The effect of human-induced land use changes on biodiversity and ecosystem functioning is something that we will increasingly need to grapple with. The loss and decline of the habitat of species as a result of agricultural practices is one of the most pervasive threats to biodiversity and current conservation measures are not successfully offsetting the effects of this threat. The Pink-tailed Worm-lizard (Aprasia parapulchella) is a disturbance sensitive species of legless lizard which is listed as threatened at national and state levels in Australia. The loss and decline of its habitat, as a result of agricultural practices, are thought to be the major causes of its decline across its distributional range. However, the relationship between the occurrence of this lizard and agricultural disturbance has not been examined in detail and previous researchers have identified this gap in the knowledge about this species. Currently, there is no synthesis of existing knowledge about A. parapulchella and the information is not contained in the published scientific literature. Such a synthesis, combined with a more detailed investigation of the environmental correlates of occurrence and predicted distribution of the species, is likely to aid conservation efforts directed towards the species. I aimed to address these gaps in the knowledge of the species at both the patch and landscape/regional scales. In this thesis I provide a synthesis of the existing knowledge on the life-history and ecology of A. parapulchella. In addition, I investigate the factors driving occurrence and abundance of A. parapulchella in the ACT at the regional and patch scale. Species distribution models are increasingly common tools being used for predicting and explaining the distribution of species in space. These models are often used over a broad spatial scale. I used MaxEnt to examine the relationship between environmental factors and the occurrence of A. parapulchella at the regional scale using a fine grained analysis (30m resolution). I also applied the novel use of a remotely-sensed classification discriminating between C3 and C4 grasses within the model as a way of incorporating agricultural modification as a variable. The results confirmed previously described relationships and add to the existing knowledge. Soil type and geology made the highest contributions to the model (29.4% and 20.3% respectively) followed by slope (15.5%),average minimum temperature in October (13.2%),average rainfall in October (12.1%) and agricultural modification (9.5%). New associations between likelihood of occurrence of A. parapulchella and climatic variables were described. In addition an association between A. parapulchella and a Devonian-age geological unit was identified for the first time in the Australian Capital Territory. As I found that agricultural modification contributed to a species distribution model for the occurrence of A. parapulchella in the Australian Capital Territory, the question of the importance of this variable arose. Comparing models with and without agricultural modification may also be a useful method to quantify habitat loss and degradation. I compared models with and without the agricultural modification variable in order to assess the extent to which incorporating agricultural modification improved the model. Including agricultural modification led to a lower likelihood of predicting false positives (t = 2.32; p = 0.021),whilst the likelihood of correctly predicting presence was not significantly different between models with and without agricultural modification. The model with agricultural modification predicted more native grassy vegetation, whilst the model without the variable predicted more exotic/degraded native grassy vegetation. The results of the modelling suggest that at least approximately 40% of optimal habitat has declined in condition or been lost in the evaluation area used in the study and at least approximately one-quarter of optimal habitat has been lost or degraded in the Australian Capital Territory. In order to investigate the factors influencing occurrence and abundance of A. parapulchella at the patch scale, the abundance of A. parapulchella were recorded at sites of varying levels of disturbance. Vegetation indicators of disturbance were derived and a range of habitat attributes measured. The data were analysed using boosted regression trees. Vegetation indices associated with disturbance were the best predictors in the model. The percentage cover of large tussock grasses was identified as particularly influential in the model. Other habitat variables made minor contributions to the model. Taken together, the results suggest that loss and degradation of the ground layer habitat of A. parapulchella, as a result of agricultural modification, has historically been the major driver of decline of the species across its range. Whilst forestry and urbanisation remain significant threats that need to be addressed simultaneously, their direct impact is often more immediately obvious compared to those associated with agricultural modification. The findings of my research suggest that, on private land, management that maintains rocky habitat with a substantial cover of grasses from the large tussock functional group (as well as suitable native grassy connections between rocky areas) will provide the best chance for maintaining viable populations of A. parapulchella.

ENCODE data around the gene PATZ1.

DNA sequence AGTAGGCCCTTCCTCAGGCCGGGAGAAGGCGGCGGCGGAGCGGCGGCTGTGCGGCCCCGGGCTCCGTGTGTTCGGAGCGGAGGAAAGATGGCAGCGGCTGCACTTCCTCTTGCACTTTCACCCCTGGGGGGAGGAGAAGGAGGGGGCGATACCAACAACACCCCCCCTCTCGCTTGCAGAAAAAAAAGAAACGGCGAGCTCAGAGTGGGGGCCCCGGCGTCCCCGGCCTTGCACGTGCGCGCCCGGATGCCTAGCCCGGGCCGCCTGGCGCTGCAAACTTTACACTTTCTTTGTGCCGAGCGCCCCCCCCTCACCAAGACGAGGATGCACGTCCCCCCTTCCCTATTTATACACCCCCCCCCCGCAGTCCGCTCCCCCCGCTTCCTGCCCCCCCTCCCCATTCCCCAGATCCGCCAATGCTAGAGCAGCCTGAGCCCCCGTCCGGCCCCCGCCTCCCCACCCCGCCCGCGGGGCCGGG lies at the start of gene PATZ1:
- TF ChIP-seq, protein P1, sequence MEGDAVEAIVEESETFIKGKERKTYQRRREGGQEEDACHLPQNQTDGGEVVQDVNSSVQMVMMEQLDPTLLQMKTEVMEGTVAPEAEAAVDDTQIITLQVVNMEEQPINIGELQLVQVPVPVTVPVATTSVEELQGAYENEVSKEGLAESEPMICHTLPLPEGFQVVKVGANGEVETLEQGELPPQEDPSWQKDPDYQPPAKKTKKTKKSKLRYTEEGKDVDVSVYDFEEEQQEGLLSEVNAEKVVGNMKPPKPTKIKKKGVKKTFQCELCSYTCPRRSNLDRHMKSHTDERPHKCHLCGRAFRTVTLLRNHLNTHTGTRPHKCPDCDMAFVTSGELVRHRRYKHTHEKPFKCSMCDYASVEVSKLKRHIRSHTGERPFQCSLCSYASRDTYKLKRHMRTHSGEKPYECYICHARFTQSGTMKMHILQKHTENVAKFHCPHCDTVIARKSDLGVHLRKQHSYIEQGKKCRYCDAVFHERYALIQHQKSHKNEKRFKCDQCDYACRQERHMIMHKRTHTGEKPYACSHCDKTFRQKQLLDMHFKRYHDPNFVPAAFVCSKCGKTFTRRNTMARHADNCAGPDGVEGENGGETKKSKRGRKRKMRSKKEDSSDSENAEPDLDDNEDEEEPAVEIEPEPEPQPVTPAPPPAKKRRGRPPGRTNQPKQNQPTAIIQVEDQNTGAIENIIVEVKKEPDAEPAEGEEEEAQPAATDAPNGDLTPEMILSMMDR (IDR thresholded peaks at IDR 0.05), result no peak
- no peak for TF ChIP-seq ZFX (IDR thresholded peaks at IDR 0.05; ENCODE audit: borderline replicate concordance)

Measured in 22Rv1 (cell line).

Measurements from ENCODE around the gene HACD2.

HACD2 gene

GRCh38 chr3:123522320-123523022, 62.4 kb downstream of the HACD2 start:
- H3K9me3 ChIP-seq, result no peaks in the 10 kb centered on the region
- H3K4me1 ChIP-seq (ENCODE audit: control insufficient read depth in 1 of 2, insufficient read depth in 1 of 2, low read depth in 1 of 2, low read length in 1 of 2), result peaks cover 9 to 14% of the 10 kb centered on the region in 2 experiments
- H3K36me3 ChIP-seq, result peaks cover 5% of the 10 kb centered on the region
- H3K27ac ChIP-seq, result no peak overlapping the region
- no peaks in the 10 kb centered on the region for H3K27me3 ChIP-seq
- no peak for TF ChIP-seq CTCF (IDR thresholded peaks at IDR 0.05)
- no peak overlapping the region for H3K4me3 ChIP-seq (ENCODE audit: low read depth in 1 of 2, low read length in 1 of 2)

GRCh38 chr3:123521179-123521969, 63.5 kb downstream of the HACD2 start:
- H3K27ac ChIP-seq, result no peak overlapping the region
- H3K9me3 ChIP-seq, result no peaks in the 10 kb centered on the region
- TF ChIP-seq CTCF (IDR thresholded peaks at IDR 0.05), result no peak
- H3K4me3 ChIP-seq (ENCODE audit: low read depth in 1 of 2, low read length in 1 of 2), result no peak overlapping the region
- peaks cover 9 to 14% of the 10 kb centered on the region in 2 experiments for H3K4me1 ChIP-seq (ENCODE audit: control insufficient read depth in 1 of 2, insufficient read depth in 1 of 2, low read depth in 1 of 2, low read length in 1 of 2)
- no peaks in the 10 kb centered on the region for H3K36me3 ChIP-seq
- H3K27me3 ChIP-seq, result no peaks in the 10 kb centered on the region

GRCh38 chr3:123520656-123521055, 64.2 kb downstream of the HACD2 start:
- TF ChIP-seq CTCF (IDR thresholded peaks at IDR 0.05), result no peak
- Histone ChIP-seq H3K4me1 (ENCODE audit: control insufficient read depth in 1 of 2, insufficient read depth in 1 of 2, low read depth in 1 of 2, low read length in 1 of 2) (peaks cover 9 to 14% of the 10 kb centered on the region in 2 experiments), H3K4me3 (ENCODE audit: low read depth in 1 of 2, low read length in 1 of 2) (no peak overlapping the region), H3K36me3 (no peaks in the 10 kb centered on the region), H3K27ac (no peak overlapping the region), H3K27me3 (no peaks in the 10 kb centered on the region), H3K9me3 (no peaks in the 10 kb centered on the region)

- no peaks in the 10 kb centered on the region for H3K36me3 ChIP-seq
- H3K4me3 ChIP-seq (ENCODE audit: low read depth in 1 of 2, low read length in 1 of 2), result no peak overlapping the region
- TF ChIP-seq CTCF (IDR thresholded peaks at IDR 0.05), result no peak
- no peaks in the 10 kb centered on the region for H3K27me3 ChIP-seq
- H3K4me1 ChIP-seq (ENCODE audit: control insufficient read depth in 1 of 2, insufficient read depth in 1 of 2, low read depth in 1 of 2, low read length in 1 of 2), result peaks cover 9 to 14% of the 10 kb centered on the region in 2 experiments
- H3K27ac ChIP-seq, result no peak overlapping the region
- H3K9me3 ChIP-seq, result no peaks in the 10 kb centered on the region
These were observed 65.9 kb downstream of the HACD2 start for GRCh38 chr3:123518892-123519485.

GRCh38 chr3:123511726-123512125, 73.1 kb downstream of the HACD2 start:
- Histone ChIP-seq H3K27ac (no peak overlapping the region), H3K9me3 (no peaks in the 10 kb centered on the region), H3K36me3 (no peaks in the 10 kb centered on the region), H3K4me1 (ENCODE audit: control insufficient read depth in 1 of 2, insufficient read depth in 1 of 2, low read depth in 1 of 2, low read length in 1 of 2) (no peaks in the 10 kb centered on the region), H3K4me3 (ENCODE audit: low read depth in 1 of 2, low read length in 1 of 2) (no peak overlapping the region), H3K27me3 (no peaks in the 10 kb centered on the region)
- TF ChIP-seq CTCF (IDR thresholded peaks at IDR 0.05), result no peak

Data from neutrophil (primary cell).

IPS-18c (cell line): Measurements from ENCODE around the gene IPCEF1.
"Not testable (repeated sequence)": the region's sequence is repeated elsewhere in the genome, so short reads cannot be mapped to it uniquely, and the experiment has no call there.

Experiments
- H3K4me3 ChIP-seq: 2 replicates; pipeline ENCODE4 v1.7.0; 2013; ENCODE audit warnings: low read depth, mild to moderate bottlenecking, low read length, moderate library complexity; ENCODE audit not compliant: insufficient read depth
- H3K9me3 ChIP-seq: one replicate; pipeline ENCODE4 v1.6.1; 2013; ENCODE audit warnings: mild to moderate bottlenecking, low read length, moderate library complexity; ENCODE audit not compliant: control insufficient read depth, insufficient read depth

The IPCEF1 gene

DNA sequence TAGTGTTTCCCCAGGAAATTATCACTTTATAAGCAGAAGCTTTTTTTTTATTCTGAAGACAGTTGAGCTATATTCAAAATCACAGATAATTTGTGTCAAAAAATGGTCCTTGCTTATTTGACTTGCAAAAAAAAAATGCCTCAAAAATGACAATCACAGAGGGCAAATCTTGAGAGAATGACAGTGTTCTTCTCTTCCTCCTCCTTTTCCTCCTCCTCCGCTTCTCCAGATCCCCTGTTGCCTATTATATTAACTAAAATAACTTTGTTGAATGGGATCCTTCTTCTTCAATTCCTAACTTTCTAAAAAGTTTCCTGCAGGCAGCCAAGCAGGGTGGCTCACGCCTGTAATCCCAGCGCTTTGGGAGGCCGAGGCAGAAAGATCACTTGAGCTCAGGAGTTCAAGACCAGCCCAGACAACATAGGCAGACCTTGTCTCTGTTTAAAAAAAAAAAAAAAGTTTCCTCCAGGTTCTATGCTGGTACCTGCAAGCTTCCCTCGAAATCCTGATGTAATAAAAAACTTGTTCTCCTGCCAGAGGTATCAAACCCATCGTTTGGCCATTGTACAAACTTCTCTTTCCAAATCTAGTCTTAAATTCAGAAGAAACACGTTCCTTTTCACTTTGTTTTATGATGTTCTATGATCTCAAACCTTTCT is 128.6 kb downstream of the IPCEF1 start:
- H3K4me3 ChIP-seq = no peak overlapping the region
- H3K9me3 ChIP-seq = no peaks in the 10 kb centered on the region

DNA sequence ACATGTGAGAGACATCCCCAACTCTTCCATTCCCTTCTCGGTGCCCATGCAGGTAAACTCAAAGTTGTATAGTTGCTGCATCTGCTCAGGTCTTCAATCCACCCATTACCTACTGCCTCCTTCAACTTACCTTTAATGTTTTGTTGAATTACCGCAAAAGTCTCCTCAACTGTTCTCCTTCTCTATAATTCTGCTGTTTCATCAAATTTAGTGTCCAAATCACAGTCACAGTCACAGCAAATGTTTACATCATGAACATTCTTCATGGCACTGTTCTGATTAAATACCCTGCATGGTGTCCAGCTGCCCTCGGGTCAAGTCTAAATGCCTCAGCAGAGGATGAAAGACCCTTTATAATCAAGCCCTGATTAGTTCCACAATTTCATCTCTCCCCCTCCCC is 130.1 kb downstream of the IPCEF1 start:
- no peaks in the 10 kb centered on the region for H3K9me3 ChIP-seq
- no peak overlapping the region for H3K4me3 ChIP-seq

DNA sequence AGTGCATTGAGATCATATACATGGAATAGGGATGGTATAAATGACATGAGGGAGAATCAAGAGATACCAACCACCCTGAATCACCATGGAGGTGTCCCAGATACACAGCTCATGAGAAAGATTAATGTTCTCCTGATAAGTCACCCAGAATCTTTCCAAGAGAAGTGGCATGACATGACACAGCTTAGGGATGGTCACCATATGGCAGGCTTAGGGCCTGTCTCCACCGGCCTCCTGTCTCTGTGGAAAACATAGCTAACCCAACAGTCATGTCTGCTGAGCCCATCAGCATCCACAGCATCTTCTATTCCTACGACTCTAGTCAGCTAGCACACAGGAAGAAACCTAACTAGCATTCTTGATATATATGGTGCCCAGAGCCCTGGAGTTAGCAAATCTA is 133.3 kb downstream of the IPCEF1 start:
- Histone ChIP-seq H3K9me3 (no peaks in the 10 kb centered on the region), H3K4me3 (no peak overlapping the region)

|Date of Award||2013|
|Supervisor||William Osbourne (Supervisor), Bernd Gruber (Supervisor) & Stephen Sarre (Supervisor)|
Environmental factors affecting the occurrence and abundance of the Pink-tailed worm-lizard (Aprasia parapulchella) in the Australian Capital Territory
Wong, D. T. Y. (Author). 2013
Student thesis: Doctoral Thesis